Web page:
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Power supply for from-scratch preamp

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  • Power supply for from-scratch preamp

    Hi All,

    I'm thinking about building a from-scratch guitar tube pre-amp to explore high-gain ideas.

    I've done a lot of fiddling/modding of my existing tube amp including cascading gain stages as well as tweaking out interstage elements and cathode elements. That's been a lot of fun. But, the amp that I'm working with just doesn't have room to add more stages or to add more switches. I'd also like to experiment with different elements/topologies than is possible with my current amp. So, I'm thinking about building a stand-alone box with plenty of room to do these things. It'll be my sandbox.

    My major unknown is...what do I need for the power supply for this stand-alone pre-amp?

    What kind of power transformer would you recommend? I've never spec'd a PT before. Clearly I need a high-voltage tap (somewhere 300-400V) for the plate voltage and I also need a heater tap (6 or 12 V). Assuming that I'll want up to, say, 8 12AX7 (or whatever), what current rating do I need for these two taps? If I want to include relays or op-amps/transistors in my system, will these run off the voltage of my heater tap, or do I need a third tap on the transformer to provide another voltage for these auxiliary devices?

    How about the rectifier? Would a solid state rectifier (diode bridge or whatever) be easiest? Do I need to look for a certain current rating here? How about a rectifier to provide DC for my relays/op-amps/transistors? Or, for these auxilliary elements, should I just use an off-the-shelf 9V (or whatever) AC/DC power supply.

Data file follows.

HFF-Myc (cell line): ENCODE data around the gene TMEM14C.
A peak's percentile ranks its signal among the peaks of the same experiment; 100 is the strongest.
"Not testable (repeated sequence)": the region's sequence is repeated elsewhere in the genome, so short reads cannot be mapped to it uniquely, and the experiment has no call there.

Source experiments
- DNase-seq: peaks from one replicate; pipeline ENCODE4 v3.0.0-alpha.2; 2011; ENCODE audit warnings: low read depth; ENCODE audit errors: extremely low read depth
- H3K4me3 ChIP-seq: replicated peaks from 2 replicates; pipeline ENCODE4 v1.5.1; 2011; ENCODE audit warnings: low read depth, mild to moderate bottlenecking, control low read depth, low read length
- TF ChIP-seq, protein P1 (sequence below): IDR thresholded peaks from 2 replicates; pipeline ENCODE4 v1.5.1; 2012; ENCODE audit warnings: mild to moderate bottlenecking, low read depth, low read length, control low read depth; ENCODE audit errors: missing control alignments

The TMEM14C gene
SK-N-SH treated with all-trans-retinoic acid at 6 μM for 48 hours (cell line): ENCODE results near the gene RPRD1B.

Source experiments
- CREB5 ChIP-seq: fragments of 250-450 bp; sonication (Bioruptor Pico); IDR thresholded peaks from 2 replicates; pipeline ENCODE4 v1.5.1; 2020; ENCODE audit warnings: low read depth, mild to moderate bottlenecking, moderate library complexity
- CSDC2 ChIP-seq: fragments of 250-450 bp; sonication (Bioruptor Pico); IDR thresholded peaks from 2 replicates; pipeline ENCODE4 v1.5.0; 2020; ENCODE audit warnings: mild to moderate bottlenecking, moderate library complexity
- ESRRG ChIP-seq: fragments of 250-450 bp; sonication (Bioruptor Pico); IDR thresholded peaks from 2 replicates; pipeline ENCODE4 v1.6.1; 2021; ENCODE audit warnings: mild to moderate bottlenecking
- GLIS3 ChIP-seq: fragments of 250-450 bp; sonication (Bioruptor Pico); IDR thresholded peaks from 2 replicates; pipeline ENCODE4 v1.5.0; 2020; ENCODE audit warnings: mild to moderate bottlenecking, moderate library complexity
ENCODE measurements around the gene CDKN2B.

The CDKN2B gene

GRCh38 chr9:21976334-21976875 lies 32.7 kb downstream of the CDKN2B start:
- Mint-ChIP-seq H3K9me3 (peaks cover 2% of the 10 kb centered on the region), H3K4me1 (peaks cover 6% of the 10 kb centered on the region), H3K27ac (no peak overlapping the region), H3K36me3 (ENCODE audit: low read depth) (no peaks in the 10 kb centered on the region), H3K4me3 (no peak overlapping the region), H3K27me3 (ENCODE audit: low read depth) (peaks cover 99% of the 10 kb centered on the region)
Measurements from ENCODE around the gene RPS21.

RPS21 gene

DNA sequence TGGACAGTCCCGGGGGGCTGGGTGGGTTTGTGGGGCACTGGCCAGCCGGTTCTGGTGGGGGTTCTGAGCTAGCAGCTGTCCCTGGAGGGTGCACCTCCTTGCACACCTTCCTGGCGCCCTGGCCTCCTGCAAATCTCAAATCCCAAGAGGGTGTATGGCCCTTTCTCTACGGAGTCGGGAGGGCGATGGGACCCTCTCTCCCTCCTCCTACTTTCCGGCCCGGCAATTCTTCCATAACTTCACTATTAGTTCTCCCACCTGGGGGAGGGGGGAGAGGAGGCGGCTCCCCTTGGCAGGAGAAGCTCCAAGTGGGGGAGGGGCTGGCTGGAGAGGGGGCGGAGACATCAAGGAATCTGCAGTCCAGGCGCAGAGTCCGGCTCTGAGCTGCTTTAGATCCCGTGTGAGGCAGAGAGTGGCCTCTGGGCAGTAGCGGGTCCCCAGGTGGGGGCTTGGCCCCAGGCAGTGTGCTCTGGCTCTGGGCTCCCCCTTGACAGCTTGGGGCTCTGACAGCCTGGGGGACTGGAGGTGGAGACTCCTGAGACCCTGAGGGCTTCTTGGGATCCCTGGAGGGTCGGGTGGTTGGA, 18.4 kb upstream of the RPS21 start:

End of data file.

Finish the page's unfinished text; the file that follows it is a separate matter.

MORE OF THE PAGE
Thanks for any advice that you have!


  • #2
    The classic power supply for a home-made tube preamp is two wall-wart transformers back to back. You step the voltage down and back up again. The connection between the two transformers also supplies your heaters. Depending on the transformers you choose, you can get 6V or 12V AC or DC. 12AX7s will take either. If you choose 12V DC heaters, you can run your relays and things off that supply too.

    In 240V land, you use a bridge rectifier on the output of the second transformer to get around 300V DC: in 120V countries you use a doubler, or get a 240V transformer for the second one.

    A PT from an old tube radio or record player might be suitable too.
    "Enzo, I see that you replied parasitic oscillations. Is that a hypothesis? Or is that your amazing metal band I should check out?"


    • #3
      Originally posted by chipaudette View Post
      Hi All,

      What kind of power transformer would you recommend? I've never spec'd a PT before. Clearly I need a high-voltage tap (somewhere 300-400V) for the plate voltage and I also need a heater tap (6 or 12 V). Assuming that I'll want up to, say, 8 12AX7 (or whatever), what current rating do I need for these two taps?

      Thanks for any advice that you have!

      You certainly do not need a 400vdc power supply for this.
      You can use any PT with around 320vct to 400vct... which will give you about 225vdc to 290vdc using a FW solid state rectifier.
      Don't bother with a tube rectifier for an "all preamp tube" circuit.
      Any PT like this that can muster 30ma-40ma at high voltage will be sufficient for this crazy project.
      The 6.3vac winding will need to be around 3 amps for 8 preamp tubes, which by the way, will be absolutely ridiculous.
      Now, I don't know exactly what you have in mind there, and you might be thinking four different channels, of which two 12AX7s are used in each but, I can tell by your questions that you are a bit of a novice.
      IMHO, if your are cascading the triodes, all you end up with it a preamp circuit that will be nearly uncontrollable, toneless and massively distorted in a very non musical way.
      For a single channel preamp project, stick with something like two or maybe three 12AX7s (one or two being cathode followers) in series, with less gain per stage and lots of bandwidth but attenuated... even that will be hard to control.

      Mission Amps
      Denver, CO. 80022


      • #4

        Thanks for the recommendations.

        No, I was not planning on cascading all 8 tubes in series. 16 gain stages is completely rediculous. I tossed out the number 8 as an upper limit to make sure I got a sufficiently sized transformer for any possible crazy thing that I think up.